Despite the Omicron surge, scientists believe the pandemic is nearing its end

With Omicron cases on the rise, one might despairingly wonder when — or even if — this pandemic will end. Despite the high infection rates, scientists are cautiously optimistic that the variant may be a sign that the virus is losing its power.

We won’t be able to completely eradicate Covid-19, but it will transition from pandemic to endemic status.

Because the virus is endemic, it will continue to circulate in parts of the global population for years, but its prevalence and impact will decline to manageable levels, making it more akin to the flu than a world-ending disease.

According to a string of new studies, it has been confirmed that even as case numbers soar to records, the numbers of severe cases and hospitalizations have not. The data, some scientists say, signal a new, less worrying chapter of the pandemic.

Monica Gandhi, an immunologist at the University of California, San Francisco, was quoted by Bloomberg as saying, “We’re now in a completely different phase.” The virus will always be with us, but my hope is that this variant generates enough immunity to prevent a pandemic.”

The Omicron variant was discovered in South Africa just over a month ago, and experts warn that there is still plenty of time for things to change. However, recent data indicate that a combination of widespread immunity and numerous mutations has resulted in a virus that causes far less severe disease than previous iterations.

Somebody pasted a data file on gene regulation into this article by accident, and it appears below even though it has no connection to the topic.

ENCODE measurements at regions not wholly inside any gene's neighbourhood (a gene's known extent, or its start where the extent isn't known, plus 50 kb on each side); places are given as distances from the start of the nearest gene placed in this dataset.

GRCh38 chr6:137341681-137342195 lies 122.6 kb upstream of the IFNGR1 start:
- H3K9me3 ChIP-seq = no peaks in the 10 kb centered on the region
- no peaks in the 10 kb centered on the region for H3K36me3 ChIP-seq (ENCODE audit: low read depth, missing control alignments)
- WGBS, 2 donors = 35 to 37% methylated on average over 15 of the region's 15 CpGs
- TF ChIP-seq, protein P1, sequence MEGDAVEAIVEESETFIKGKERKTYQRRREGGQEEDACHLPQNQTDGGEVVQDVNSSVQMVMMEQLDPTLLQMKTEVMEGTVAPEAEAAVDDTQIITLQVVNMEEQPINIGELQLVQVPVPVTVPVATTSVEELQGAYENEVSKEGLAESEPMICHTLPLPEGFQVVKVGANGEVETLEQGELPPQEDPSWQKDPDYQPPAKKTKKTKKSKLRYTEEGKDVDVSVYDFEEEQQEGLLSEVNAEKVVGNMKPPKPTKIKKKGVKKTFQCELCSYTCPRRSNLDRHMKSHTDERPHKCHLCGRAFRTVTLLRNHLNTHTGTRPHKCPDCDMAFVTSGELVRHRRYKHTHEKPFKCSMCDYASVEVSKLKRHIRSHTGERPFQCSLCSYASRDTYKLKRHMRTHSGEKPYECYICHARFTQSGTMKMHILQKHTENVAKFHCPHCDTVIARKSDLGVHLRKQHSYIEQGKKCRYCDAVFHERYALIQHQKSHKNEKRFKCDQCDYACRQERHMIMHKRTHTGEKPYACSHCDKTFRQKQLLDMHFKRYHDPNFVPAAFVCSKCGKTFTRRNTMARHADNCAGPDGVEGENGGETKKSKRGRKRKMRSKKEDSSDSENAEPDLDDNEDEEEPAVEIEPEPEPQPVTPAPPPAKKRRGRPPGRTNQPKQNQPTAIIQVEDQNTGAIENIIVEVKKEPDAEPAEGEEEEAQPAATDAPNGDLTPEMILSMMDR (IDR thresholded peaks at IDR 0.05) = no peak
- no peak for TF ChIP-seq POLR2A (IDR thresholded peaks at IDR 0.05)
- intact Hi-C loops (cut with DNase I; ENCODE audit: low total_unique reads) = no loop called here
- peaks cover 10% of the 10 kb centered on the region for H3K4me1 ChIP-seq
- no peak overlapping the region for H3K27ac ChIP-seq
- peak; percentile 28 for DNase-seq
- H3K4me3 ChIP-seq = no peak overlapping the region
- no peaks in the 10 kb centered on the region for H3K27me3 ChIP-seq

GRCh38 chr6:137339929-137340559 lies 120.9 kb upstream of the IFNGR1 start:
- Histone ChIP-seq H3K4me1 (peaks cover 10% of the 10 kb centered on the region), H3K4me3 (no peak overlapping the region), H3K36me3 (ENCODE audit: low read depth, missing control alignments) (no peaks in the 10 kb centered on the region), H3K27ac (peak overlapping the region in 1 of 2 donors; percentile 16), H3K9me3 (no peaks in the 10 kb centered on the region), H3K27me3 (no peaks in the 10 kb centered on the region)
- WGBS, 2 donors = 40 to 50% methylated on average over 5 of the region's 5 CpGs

According to one South African study, patients admitted to the hospital during the virus’s omicron-dominated fourth wave were 73% less likely to have the severe disease than patients admitted during the delta-dominated third wave. According to the report, “the data is quite solid now that hospitalizations and cases are decoupled,” said Wendy Burgers, an immunologist at the University of Cape Town.

Several factors appear to have contributed to the omicron variant being less virulent, or severe, than previous Covid-19 waves. The virus’s ability to infect the lungs is one factor. Covid infections usually begin in the nose and progress down the throat. A mild infection rarely progresses beyond the upper respiratory tract, but when the virus reaches the lungs, more severe symptoms usually develop.

Even though omicron appears to cause milder disease than previous variants, a significant increase in cases could result in a significant increase in hospitalizations and deaths. This could put even more strain on already overburdened healthcare systems. But there are some things to be optimistic about. Vaccinations and boosters are also contributing to “a significant immunity wall that’s being built,” in addition to omicron potentially building up some immunity in the vast majority of people who become infected with it.

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